Dra. Marley Vellasco
Neuro-Evolutionary Models based on Quantum-Inspired Evolutionary Algorithms
Abstract: The talk presents an overview of quantum-inspired evolutionary algorithms and their application to the evolution of different neural network models, such as Multi-Layer Percetrons,
Recurrent Neural Networks and Spiking Neural Networks. Applications in control, time series forecasting, pattern classification and clustering are presented. Additionally, neural architecture
search in the context of deep neural networks (Convolutional Neural Networks) is also discussed.
Bio: Marley Maria Bernardes Rebuzzi Vellasco received the BSc and MSc degrees in Electrical Engineering from the Pontifical Catholic University of Rio de Janeiro (PUC-Rio), Brazil, and the PhD degree in Computer Science from the University College London (UCL). Dr. Vellasco is the founder and the Head of the Computational Intelligence and Robotics Laboratory (LIRA) at PUC-Rio. Her research interests are related to Computational Intelligence methods and applications, including Neural Networks, Fuzzy Logic and Evolutionary Computation applied to decision support systems, pattern classification, time-series forecasting, control, optimization and Data Mining. Her main research área is related to Hybrid Intelligent Systems, developing Neuro-Evolutionary and Fuzzy-Evolutionary models based on Quantum-Inspired Evolutionary Algorithms and Genetic Programming.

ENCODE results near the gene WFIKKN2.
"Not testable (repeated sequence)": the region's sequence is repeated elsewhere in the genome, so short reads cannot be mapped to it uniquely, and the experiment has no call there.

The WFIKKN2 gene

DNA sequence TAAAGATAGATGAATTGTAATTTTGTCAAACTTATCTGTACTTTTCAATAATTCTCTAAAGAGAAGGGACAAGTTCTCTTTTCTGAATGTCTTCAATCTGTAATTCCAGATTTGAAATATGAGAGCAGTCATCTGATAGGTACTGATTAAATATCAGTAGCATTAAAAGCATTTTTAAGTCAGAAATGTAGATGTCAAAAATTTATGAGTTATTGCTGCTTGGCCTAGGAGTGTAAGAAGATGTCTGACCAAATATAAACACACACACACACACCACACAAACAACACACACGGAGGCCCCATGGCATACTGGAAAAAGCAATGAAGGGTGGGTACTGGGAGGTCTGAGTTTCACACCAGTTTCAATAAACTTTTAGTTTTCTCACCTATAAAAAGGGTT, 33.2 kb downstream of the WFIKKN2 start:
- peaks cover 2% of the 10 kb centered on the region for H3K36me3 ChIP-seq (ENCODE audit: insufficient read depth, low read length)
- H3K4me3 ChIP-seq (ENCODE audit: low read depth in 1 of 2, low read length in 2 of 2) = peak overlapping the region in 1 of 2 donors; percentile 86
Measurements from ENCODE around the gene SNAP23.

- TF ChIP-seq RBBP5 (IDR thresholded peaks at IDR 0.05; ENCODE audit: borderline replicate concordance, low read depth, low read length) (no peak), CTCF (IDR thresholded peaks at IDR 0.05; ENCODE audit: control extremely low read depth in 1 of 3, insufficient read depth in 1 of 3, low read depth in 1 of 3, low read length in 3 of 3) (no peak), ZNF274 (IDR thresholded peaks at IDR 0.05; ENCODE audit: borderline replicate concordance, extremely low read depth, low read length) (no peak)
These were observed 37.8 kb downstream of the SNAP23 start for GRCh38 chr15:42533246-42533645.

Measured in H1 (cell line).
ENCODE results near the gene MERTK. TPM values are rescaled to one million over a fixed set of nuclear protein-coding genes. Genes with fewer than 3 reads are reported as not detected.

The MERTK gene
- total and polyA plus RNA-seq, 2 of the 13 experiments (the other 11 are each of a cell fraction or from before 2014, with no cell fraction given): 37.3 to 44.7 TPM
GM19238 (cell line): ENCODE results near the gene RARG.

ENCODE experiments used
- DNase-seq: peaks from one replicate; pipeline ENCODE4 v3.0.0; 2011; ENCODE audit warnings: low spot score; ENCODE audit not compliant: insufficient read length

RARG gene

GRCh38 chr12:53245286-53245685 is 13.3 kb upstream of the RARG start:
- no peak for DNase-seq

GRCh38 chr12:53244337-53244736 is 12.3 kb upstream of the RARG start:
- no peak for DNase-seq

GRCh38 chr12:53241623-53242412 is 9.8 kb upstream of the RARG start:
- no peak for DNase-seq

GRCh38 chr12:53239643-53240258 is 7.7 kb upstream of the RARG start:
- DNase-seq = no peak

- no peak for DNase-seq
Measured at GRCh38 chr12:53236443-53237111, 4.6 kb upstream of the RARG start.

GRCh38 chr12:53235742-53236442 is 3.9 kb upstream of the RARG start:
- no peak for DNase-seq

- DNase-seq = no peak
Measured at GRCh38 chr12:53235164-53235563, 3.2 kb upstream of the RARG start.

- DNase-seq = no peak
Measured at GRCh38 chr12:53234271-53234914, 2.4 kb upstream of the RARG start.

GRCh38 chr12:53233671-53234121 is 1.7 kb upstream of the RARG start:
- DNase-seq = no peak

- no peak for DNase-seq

Marley has been an Action Editor of the Neural Networks Journal since January 2012. She is also Associate Editor of IEEE Systems Journal and IEEE Transactions on Fuzzy Systems. She has been a member of the Board of Governors of International Neural Network Society (INNS) since 2011 and of the IEEE Neural Network Technical Committee since 2010. She is currently member of IEEE Computational Intelligence Society (CIS) Administrative Committee and Chair of the IEEE CIS Finance Sub-Committee of the Conference Committee.
She is the author of four books and more than 400 scientific papers in the area of soft computing and machine learning. She has supervised more than 40 PhD Thesis and 85 MSc Dissertations, and has coordinated more than 50 research projects with industries, some of them resulting in Technology Inovation prizes.
Dr. Manuel Montes y Gómez
Laboratorio de Tecnologias del Lenguaje
Instituto Nacional de Astrofísica, Óptica y Electrónica
About me and my illness: Two psycholinguistically-motivated methods for detecting depression in social media
Abstract: Everyday the Internet witnesses a great amount of people activity in many different social media sites. They allow us to share –personal– information very easily and with it they offer innumerable
new opportunities for business intelligence, health monitoring and personalization of applications.
This talk aims to resume some of the work we have developed in the previous two years towards the detection of social media users suffering depression. Particularly, it presents two methods supported on ideas from Psycholinguistics; the first one selects and weights the words according to their cooccurrence with first person pronouns, with the intention of emphasizing the personal information; the second method represents the shared content by means of emotions’ histograms, under the hypothesis that depressed people show a different emotional pattern. The talk will conclude with a brief overview of our ongoing work in this task, which include the application of deep learning techniques and the development of cross-language solutions.